Photo by Tom Zytaruk

ZYTARUK: And just like that, Surrey’s trees disappear

Some consider it progress. Others, a path to peril

homelessphoto

So let it be written…

If you like trees, and oxygen, the following account of Surrey city council’s meeting this past Monday night might just take your breath away.

Some consider it progress. Others, a path to peril.

The meeting served up scads of mostly small land development applications after which Deb Jack, of Surrey Environmental Partners, made certain to remind the politicians the tally of trees each project would remove from this city if approved.

At seven minutes into the meeting, came the first. “On this site, 25 of 26 trees are to be killed off,” Jack tells council from her podium. Climate change, she notes, “is not a political issue, it’s a life issue.”

The second application was heard at 11 minutes. Jack is back on her feet. She’ll be out of her seat more often than faithful Catholics on a Sunday morning. “Seventy-six of 76 trees are going to be killed off, of which 59 are alder which we now understand are super-carbonators. As always, we are concerned for the canopy that’s going to be lost and the related ecosystems lost.”

“Thank you for your comments, madam,” Mayor Doug McCallum replies.

READ ALSO ZYTARUK: Surrey council has a storied history of Monday night fights

READ ALSO ZYTARUK: Canada apprenticeship incentive grants paint men only one-third worthy of help

READ ALSO ZYTARUK: Pondering the cosmic interconnectedness of things

The third, at 13 minutes, involved a proposal to build a six-storey apartment building containing 80 dwelling units. This time Cheryl Morgan, a neighbour, speaks. “There’s 33 trees on the property that all are said that they will be cut down, every single tree there,” she tells council. “There’s nothing that’s going to replace those trees – they’ll be putting like genetically modified trees there.”

“There’s nobody to speak up for the little creatures,” she says. “I agree with people who want to save the trees.”

“Thank you for your comments, madam,” Mayor Doug McCallum replies.

Surrey resident Annie Kaps also spoke to the loss of trees. “People have got to realize that’s where our oxygen comes from,” she says.

“Thank you very much for your comments,” Mayor Doug McCallum replies.

Jack is back. “On this site, 34 of 34 trees are going to be killed off, of which 23 are Douglas Fir,” she notes.

“Thank you for you comments, madam,” Mayor Doug McCallum replies.

The applicant then told council as a point of “clarification” that 67 trees will be replaced “instead of 23.”

“Thank you very much, sir,” Mayor Doug McCallum replies.

At 20 minutes into Monday’s meeting, Jack is back, trying to save shrubs from another land development proposal.

“Thank you for your comments, madam.”

At 22 minutes, yet another application, and yet another axe-tally from Jack. “Twenty-one of 39 trees are going to be killed,” she says.

“Thank you for your comments, madam.”

So what happened?

Within 90 seconds, and with no debate, all these applications received a majority of council’s approval in a rapid-fire flurry of “All in favour, against, carried.”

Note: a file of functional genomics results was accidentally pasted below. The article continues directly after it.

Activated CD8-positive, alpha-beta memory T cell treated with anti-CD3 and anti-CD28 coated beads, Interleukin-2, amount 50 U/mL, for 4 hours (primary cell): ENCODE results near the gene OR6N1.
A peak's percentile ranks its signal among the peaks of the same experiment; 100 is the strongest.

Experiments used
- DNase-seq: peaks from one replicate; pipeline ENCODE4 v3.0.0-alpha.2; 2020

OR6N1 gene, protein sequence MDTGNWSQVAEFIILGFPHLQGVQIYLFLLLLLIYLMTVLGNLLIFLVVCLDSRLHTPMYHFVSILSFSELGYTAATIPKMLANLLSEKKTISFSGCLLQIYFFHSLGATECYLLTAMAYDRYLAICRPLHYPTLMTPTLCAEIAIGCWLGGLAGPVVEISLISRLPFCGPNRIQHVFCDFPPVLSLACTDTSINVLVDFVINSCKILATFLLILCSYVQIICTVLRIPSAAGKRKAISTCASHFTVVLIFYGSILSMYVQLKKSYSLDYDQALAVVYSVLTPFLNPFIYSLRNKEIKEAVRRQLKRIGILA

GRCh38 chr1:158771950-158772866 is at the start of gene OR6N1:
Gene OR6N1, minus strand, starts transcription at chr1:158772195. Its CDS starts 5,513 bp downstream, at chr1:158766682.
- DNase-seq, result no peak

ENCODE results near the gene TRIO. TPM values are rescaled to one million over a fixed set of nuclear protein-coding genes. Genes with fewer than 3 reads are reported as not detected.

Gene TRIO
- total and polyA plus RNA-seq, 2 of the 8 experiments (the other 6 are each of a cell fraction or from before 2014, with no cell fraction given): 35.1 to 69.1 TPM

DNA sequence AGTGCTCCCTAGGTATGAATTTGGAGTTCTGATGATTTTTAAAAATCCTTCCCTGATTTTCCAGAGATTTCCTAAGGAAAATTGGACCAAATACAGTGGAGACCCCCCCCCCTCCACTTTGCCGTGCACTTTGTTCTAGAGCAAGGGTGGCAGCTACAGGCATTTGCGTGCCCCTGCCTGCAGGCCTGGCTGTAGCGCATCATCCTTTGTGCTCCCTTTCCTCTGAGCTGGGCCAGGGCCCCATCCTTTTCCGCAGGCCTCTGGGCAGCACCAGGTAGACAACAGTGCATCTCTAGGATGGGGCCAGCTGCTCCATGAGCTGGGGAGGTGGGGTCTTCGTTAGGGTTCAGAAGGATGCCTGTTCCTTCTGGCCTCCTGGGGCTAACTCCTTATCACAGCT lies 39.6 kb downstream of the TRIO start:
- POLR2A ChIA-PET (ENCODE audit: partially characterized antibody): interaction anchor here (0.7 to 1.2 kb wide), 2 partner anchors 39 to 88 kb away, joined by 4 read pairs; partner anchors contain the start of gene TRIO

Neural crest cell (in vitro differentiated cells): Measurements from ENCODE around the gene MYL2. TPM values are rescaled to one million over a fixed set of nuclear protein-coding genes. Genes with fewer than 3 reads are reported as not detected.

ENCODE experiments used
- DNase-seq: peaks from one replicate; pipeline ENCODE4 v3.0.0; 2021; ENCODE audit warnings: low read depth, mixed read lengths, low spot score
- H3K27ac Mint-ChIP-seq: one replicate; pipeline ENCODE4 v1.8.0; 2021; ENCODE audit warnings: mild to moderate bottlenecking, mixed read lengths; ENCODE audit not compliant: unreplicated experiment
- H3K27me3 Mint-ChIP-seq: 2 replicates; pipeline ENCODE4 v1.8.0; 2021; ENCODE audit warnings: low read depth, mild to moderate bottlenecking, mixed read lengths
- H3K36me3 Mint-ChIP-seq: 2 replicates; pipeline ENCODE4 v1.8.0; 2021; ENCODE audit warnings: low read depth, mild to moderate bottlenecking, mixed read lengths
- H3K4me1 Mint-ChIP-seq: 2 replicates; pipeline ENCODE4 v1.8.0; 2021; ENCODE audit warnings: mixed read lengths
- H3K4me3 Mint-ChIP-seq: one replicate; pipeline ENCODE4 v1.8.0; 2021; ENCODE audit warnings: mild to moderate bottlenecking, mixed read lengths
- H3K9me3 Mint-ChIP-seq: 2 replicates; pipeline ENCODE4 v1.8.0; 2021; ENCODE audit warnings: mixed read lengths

It’s a shame trees in this city have roots instead of legs.

Otherwise, they could run for their lives.

So let it be done.



tom.zytaruk@surreynowleader.com

Like us on Facebook Follow us on Instagram and follow Tom on Twitter

Just Posted

Rollover crash in South Surrey

One person airlifted following incident near 40 Avenue and 160 Street

Surrey council approves modular housing projects for homeless after lengthy hearing

Vote comes after three-hour-long public hearing over supportive housing projects in Whalley, Guildford

Surrey mayor appoints his Safe Surrey Coalition to police transition committee

McCallum dissolved the city’s public safety committee last week in favour of the new committee

Another 250 units proposed for booming block in Clayton neighbourhood

New developments join list of projects popping up near new Salish Secondary, future community centre

PHOTOS: Beach day in White Rock

Summer heat brings locals and tourists to the beach

VIDEO: Young couple found dead in northern B.C. had been shot, police say

Chynna Noelle Deese of the U.S. and Lucas Robertson Fowler of Australia were found along Highway 97

Hazmat incident closes down Lower Mainland street

One person is believed to be dead, police said

VIDEO: Man found dead near B.C. teens’ truck could be linked to a double homicide

RCMP said they are looking for Kam McLeod, 19, and Bryer Schmegelsky, 18, of Port Alberni

Latest plan is to fly trapped fish by helicopter over Big Bar slide

Multi-pronged plan set in motion to freesalmon blocked by landslide in the Fraser River

Family of missing B.C. senior with dementia frustrated with situation, heartened by community support

Nine days since Grace was last seen the question remains: ‘How can an 86-year-old just disappear?’

Unsealed record suggests U.S. man convicted of murdering Vancouver Island couple left DNA on zip tie in 1987

William Talbott is set to be sentenced Wednesday in the murders of Jay Cook and Tanya Van Cuylenborg

Okanagan Air Cadet challenges gender-exclusive haircut policy

Haircut regulation inspires challenge around gender identity

Pride flags stolen from Lower Mainland church

Went missing sometime Friday night, says Maple Ridge reverend

25 new wheelchair-accessible cabins open at Cultus Lake Provincial Park

Maple Bay Campground is now home to 25 new wheelchair friendly cabins, a first for BC Parks

Most Read

l -->